Ivanka Trump, the daughter of U.S. President Donald Trump, said Monday that she had a "wonderful" first visit to South Korea and she hopes to visit the country again in the near future. Ivanka made the remarks to reporters as she was preparing to board a plane back to the United States at Incheon International Airport, west of Seoul, wrapping up her four-day trip here for the Winter Olympics closing ceremony.

Samsung spends record sum on U.S. lobbying in 2017

South Korea's top conglomerate Samsung Group spent a record amount lobbying U.S. politicians and officials in 2017 to counter Washington's growing protectionism and other negatives, market sources said Monday.Last year, the Trump administration stepped up its protectionist policy, and Samsung Electronics Co., the group's crown jewel, was implicated in a series of patent disputes over smartphones and chips.

Samsung Group, the No. 1 family-controlled conglomerate in Asia's fourth-largest economy, spent US$3.5 million lobbying lawmakers and government officials in Washington last year, according to local industry sources and the Center for Responsive Politics (CRP), a non-profit, nonpartisan U.S. research group that tracks the effects of money and lobbying on elections and public policy.Samsung Electronics, the world's leading smartphone and memory chip maker, took the lion's share with $3.41 million, with the remainder forked out by Samsung C&T Corp., the group's construction unit.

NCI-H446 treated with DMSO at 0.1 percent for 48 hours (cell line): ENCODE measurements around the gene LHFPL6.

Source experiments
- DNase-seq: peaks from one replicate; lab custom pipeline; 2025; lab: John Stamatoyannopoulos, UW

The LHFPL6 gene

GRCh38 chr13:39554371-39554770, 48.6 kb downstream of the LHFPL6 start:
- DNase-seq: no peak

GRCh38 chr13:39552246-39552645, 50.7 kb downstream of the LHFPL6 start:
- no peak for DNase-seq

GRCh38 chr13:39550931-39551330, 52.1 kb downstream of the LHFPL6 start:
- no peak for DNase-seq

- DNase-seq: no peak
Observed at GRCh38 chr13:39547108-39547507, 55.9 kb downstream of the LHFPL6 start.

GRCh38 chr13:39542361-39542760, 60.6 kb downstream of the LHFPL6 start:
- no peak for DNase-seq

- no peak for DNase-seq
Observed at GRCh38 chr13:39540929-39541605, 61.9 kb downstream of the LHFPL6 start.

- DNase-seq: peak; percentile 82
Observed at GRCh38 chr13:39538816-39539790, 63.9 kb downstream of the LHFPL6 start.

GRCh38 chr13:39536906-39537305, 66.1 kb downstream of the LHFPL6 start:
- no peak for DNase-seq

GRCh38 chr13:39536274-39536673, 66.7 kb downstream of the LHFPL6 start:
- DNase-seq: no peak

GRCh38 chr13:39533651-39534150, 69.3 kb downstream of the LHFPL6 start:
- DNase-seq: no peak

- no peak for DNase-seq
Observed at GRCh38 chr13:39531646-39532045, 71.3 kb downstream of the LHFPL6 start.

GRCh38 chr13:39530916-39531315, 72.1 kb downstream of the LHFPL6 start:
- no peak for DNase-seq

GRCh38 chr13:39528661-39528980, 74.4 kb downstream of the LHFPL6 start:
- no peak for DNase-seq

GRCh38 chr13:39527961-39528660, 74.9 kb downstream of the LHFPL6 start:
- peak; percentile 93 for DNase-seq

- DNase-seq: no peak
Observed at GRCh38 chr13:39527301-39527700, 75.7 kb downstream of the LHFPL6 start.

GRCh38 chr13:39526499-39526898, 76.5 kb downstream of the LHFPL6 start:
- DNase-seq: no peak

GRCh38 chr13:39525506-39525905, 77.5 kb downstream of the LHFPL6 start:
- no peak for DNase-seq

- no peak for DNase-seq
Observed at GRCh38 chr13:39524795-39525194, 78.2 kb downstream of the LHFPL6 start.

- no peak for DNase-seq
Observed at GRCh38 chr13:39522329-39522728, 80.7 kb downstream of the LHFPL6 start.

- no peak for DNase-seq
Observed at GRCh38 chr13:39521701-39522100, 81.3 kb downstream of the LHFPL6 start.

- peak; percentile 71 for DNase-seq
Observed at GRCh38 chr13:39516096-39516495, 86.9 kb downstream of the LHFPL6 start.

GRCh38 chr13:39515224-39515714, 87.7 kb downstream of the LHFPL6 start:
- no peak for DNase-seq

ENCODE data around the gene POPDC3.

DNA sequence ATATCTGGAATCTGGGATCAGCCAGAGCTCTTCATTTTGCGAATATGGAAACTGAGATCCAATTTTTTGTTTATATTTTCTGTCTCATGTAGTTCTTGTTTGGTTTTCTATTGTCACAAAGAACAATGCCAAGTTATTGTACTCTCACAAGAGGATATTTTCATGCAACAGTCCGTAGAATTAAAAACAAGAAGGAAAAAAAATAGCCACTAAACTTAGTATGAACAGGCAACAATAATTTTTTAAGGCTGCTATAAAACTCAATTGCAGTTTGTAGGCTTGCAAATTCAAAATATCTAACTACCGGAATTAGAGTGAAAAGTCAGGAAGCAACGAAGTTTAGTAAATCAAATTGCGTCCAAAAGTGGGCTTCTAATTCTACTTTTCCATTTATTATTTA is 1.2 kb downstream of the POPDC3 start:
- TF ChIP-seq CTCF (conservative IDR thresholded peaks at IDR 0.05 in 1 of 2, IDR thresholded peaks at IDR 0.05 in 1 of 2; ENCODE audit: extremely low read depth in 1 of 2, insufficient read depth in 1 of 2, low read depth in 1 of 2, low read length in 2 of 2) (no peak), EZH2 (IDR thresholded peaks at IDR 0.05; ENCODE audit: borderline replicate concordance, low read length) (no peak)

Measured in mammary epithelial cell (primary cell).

The Korea Herald (

PyeongChang draws curtains with messages of peace, progress, perseverance

After more than two weeks of cutthroat competition and chivalrous camaraderie among the world’s top athletes, the PyeongChang Winter Games on South Korea’s wintry slopes and ice came to a genteel close Sunday evening. The quadrennial event from Feb. 9-25 in PyeongChang and subhost cities Gangneung and Jeongseon in Gangwon Province attracted nearly 3,000 athletes from 92 countries, making it the largest Winter Olympics in history. The athletes competed for 102 gold medals across 15 disciplines. South Korea, hosting its second Olympics, following the 1988 Summer Games in Seoul, entered 144 athletes across the 15 sports, capturing five gold, eight silver and four bronze medals for an overall finish of seventh place.